Sylvain: I would say keep up to date with the news, because I think that’s a relatively low effort versus the knowledge that you’re going to get from that. It sounds obvious, but not everyone does it – finding the right sources of information.

There are good newsletters out there that are very useful. There are also a few individuals on LinkedIn, such as Oliver Molander, on top of my head, who’s quite influential on LinkedIn and has very good content on what’s happening on a weekly basis. So keeping up to date with that.

Also, if you want to start looking into this field, I would say try to find a chatbot experience that you like, or that has been particularly well built and try to get in touch with the people who built it. We can obviously facilitate those introductions, but I think that’s great. Just talking to these people and seeing what their journey has been, to understand basically how you can upskill, yourself.

And finally on the conversation design piece, we partner for instance with the Conversation Design Institute, which is a foundation, and they actually provide specific and dedicated training on how to build meaningful conversations.

There are a number of organizations and a number of ways that you can actually upskill in this world. And I think, now you have a lot of sales accreditation, you can say Oh yeah, I’m a salesperson. I’m accredited and I’m very proficient in the medic method. I think like all those concepts and all those standards are going to come for AI and automation.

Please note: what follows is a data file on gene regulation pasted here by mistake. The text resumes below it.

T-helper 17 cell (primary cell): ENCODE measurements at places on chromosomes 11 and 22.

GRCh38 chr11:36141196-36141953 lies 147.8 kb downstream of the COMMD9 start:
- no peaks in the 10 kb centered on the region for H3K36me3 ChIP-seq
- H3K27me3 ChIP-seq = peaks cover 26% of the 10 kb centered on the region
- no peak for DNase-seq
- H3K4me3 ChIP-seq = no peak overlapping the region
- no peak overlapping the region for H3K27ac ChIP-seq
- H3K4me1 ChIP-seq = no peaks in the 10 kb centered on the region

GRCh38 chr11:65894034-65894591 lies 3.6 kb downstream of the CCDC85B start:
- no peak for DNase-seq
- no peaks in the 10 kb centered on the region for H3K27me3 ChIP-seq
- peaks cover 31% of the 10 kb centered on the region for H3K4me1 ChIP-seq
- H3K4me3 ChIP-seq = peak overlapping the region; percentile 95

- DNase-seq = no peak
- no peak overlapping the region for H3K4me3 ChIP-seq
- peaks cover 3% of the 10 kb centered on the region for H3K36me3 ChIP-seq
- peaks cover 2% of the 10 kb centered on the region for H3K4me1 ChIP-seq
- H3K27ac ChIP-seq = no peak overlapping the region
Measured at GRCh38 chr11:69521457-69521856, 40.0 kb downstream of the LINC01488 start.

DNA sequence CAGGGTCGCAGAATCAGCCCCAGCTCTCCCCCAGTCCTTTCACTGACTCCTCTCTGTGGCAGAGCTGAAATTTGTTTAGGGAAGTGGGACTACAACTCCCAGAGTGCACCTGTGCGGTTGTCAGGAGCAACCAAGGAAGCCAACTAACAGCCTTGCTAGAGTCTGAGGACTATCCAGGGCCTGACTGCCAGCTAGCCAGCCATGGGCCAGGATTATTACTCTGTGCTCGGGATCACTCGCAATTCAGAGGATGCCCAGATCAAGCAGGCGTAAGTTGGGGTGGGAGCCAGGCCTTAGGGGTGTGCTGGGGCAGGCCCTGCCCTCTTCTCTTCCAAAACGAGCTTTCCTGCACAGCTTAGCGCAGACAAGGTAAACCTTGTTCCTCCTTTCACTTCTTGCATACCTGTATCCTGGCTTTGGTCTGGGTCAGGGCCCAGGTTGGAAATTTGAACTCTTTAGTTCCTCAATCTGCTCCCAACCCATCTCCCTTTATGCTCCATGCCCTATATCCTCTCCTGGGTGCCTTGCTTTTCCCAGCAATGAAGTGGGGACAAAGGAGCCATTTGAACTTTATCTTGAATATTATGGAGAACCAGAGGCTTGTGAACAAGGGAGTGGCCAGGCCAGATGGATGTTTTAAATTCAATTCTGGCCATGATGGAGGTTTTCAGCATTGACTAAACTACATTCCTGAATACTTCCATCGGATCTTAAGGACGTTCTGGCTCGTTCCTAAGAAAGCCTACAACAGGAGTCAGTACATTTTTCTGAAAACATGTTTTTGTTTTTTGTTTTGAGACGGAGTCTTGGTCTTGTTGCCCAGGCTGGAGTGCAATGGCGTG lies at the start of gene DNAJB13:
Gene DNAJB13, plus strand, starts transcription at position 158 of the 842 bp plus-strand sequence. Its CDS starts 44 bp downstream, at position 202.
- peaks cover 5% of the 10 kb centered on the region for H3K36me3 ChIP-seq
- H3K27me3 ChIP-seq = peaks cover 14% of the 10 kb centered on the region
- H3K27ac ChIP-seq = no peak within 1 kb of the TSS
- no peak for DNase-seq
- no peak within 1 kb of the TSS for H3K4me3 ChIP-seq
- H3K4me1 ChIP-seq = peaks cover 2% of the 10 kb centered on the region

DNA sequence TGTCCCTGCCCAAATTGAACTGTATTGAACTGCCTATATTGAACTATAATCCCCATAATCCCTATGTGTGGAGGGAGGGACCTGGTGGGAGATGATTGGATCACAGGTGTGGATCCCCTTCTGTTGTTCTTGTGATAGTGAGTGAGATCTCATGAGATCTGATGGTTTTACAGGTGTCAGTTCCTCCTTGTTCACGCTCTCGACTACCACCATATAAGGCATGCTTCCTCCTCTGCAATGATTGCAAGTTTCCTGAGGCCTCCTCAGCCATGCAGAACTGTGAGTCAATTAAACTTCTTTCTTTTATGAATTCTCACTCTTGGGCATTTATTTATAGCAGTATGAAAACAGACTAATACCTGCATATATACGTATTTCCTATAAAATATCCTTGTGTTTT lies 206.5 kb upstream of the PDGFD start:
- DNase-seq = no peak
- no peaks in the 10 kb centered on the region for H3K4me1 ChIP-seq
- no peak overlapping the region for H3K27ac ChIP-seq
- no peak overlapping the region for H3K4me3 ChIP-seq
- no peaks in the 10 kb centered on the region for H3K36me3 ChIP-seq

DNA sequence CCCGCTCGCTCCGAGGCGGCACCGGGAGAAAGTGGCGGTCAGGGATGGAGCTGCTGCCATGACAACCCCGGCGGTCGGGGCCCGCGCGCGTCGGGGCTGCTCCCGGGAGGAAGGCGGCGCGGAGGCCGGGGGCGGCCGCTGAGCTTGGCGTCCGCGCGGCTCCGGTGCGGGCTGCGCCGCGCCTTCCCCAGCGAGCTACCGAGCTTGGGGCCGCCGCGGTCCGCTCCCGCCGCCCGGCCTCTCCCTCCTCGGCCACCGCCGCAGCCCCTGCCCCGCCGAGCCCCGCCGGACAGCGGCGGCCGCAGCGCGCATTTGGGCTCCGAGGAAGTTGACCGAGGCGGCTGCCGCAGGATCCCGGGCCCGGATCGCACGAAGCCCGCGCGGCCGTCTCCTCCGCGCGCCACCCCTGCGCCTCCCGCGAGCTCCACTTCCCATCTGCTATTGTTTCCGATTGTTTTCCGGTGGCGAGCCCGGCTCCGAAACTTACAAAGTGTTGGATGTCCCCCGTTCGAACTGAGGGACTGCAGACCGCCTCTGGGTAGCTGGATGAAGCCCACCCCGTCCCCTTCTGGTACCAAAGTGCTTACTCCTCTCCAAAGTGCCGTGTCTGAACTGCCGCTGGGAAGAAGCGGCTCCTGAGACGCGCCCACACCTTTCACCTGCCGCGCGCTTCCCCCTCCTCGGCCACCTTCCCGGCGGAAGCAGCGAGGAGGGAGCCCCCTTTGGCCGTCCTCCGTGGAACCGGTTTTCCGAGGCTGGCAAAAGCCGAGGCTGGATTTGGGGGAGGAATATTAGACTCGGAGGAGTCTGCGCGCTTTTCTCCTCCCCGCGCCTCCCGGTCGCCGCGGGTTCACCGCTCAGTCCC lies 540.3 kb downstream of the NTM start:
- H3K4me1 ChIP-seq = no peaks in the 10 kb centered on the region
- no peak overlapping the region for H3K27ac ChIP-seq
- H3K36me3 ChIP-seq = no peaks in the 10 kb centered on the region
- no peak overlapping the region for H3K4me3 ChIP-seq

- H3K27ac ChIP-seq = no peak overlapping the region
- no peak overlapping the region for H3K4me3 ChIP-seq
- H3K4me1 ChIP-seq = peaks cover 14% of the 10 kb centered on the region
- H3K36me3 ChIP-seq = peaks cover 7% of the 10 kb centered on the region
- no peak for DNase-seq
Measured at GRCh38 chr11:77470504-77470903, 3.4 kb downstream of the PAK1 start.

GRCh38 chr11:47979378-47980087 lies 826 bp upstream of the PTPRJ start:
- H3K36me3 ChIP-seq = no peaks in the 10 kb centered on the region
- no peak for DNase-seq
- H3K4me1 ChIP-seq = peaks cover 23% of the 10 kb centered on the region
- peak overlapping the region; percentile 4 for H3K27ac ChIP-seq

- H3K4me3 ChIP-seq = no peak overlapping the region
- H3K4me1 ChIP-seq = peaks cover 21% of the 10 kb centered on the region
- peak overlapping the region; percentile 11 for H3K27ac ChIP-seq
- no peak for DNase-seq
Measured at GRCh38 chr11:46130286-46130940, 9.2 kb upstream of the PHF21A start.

Looking forward to seeing that happening.

Grace: I know exactly what you mean. It’s hopefully going to get easier and easier for people to be able to access materials that make these technologies much more digestible.

And for the final question, which is controversial.

But do you think AI is coming for our jobs?

Sylvain: I think that’s a good question, which is always a good way and not a good way to finish an interview because we can ramble for hours on this.

But I think, very quickly, I don’t think so. Otherwise it would have happened already.

You see basically how Ultimate GPT is being used. And there was like a moment of hype and now it’s like more stable again. I think it’s all about those incremental productivity advantages that we will find through that. I was very surprised – I was also asking some of our customers that have automated a large amount of their queries and actually found out there were literally thousands of people answering the same question, day-in & day-out.

80% of their questions were the same and they were manually typing the same answer. And so then you need to ask yourself: okay, that’s a position, but does it make sense?

Grace: And is it interesting? Is it fulfilling?

Sylvain: Is it fulfilling? The answer is no. And I think the answer would be no for anyone. 

The question is more that there will be attrition in jobs. But at the same time, and hopefully only for positions where we want the individuals to have better perspectives. 

At the same time, those automation possibilities enable people to actually enhance their work, because then they have the possibility to get macros to summarize, their answers get suggestions on what kind of answers they would get. They would get automated feedback on what sentiments the customer has, like these sentiment analysis features. So in a way it enables them to do their jobs better.